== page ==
• Re:South Park (Score:2, Insightful)

    by Anonymous Coward on Thursday April 28, 2011 @06:04PM (#35969552)

    Yeah! The democrats had unassailable majorities in both houses of congress, but it was the republicans who did it! And they were the ones who prevented the democrat supermajority from passing (or even writing) a budget. They have magical powers, those republicans....

  • Re:Oohh.. (Score:5, Insightful)

    by Paracelcus (151056) on Thursday April 28, 2011 @06:04PM (#35969554) Journal

    You really deserve to live in the (business friendly) USofA!

    Does anybody still buy into the big lie (land of the free) free what? for who?
    Next election day just stand outside the polling place and laugh!

    I'm even more disgusted than usual

  • by Hatta (162192) on Thursday April 28, 2011 @06:43PM (#35969926) Journal

    Are you just noticing this? There hasn't been a serious leftist or even progressive candidate in my lifetime.

  • by Anonymous Coward on Thursday April 28, 2011 @07:27PM (#35970270)

    This is the kind of thing the Civil War was really about.

  • by causality (777677) on Thursday April 28, 2011 @08:02PM (#35970502)

    OK, so in arbitration, I get my sales tax back.

    In a class action lawsuit, if I'm the lucky first guy to file, I might get a couple G's to serve as lead plaintiff, the lawyers make tens of millions of dollars, and everyone else gets a coupon for $10 off their next phone.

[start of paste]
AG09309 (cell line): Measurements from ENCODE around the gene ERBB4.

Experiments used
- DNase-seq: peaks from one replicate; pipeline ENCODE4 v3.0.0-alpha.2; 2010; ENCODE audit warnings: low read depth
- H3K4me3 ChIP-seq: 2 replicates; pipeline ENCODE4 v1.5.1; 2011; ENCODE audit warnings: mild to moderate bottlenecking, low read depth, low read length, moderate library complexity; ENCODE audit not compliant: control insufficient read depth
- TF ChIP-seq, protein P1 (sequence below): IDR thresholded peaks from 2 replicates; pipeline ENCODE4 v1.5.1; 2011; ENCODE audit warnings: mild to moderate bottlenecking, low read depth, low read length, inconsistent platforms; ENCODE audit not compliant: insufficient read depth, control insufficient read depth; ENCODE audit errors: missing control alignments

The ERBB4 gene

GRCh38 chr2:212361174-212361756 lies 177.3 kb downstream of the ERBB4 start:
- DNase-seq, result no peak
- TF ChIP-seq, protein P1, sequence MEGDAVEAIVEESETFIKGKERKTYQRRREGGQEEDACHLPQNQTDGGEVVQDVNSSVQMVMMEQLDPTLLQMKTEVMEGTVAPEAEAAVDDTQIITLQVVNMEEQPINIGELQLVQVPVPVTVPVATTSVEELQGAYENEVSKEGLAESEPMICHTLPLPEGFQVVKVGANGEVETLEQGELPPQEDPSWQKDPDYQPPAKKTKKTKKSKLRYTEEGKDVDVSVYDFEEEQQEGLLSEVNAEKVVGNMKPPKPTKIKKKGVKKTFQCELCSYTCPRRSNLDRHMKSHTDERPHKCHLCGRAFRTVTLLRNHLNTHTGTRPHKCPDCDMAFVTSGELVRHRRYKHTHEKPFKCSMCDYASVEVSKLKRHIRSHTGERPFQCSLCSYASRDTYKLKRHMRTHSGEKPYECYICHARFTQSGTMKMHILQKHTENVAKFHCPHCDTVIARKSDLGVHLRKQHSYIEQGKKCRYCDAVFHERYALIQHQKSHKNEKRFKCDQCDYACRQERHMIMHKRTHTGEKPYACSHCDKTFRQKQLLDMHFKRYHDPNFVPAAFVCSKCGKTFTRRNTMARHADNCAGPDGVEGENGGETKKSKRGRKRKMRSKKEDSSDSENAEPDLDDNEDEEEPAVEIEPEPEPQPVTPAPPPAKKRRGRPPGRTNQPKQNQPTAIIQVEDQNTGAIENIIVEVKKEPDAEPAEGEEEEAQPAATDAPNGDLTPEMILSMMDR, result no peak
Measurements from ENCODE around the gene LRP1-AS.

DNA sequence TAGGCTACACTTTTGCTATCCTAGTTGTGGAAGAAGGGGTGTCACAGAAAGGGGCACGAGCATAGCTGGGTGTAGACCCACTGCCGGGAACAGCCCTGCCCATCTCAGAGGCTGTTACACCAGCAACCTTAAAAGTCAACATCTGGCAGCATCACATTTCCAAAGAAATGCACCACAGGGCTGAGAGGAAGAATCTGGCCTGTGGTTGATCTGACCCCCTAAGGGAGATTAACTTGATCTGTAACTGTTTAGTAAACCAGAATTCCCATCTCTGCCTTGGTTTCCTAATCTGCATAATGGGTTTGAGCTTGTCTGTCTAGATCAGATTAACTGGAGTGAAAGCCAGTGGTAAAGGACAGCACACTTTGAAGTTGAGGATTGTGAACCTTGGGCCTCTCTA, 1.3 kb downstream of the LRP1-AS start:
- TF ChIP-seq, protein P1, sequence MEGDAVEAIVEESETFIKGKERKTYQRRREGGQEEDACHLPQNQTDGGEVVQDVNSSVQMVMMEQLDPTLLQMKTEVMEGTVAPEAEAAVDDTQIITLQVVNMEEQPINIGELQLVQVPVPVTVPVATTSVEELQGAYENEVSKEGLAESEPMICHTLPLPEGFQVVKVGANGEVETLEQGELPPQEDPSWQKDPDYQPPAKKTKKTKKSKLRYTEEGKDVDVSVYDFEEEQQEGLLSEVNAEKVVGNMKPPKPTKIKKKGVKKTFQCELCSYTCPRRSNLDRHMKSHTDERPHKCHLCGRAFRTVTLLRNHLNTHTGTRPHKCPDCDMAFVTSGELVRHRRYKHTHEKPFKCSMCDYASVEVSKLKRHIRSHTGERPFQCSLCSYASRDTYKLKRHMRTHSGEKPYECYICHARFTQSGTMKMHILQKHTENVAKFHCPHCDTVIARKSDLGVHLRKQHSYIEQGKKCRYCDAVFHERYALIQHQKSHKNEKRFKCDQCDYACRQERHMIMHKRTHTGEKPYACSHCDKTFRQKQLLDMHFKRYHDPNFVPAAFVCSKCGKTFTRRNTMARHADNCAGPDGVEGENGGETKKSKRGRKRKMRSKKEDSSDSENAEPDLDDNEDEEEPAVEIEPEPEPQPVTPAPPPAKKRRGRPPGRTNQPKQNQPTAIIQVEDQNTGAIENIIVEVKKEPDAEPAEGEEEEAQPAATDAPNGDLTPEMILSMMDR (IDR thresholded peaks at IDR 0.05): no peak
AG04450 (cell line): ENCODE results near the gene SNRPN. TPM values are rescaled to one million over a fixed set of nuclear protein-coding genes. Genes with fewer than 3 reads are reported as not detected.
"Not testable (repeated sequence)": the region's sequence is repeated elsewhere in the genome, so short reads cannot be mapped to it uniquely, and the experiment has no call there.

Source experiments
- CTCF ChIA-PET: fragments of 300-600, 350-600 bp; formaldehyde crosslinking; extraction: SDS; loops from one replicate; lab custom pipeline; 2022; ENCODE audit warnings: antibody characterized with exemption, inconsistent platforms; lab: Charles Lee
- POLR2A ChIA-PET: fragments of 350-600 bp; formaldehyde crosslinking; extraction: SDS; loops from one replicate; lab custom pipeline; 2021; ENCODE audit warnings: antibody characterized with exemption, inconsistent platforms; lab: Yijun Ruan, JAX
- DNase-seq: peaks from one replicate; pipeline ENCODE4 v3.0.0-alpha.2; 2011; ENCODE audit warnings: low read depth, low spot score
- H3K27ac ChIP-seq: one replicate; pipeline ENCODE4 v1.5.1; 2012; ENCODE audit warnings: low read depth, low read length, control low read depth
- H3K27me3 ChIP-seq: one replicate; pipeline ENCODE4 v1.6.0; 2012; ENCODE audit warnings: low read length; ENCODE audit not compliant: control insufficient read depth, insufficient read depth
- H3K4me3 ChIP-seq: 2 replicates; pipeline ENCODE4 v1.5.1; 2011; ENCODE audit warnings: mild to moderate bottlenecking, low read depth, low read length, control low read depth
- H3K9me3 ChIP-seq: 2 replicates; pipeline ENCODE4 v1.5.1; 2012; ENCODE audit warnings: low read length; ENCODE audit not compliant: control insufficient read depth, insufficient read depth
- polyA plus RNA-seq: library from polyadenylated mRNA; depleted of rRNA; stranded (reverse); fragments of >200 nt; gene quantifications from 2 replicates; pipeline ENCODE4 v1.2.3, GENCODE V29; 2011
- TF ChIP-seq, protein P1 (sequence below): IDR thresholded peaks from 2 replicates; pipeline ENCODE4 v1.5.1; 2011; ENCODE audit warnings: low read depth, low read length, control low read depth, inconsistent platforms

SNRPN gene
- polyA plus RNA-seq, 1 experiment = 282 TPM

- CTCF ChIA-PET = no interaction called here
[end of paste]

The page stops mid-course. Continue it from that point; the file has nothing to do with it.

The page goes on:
How much did I really lose here?

    The question you pose is valid only if you believe the entire affair is all about your personal financial gain and how to maximize it.

  • by aussersterne (212916) on Thursday April 28, 2011 @08:11PM (#35970566) Homepage

    or would they like some more? After all, when barbecued poor person meat becomes popular, the rich and powerful will all leave if we don't give it to them, so we might as well skewer us some regular folks and start butchering for the Great Freedom Feast (by invitation only)!

  • by causality (777677) on Thursday April 28, 2011 @08:19PM (#35970604)

    That's strange, since the arbitrators have to be agreed to by both parties and very often are appointed by the court system (or approved by them). They, the arbitrators, get paid the same regardless of which side wins. Of course, the point of arbitration is to finds a solution that is palatable for both sides.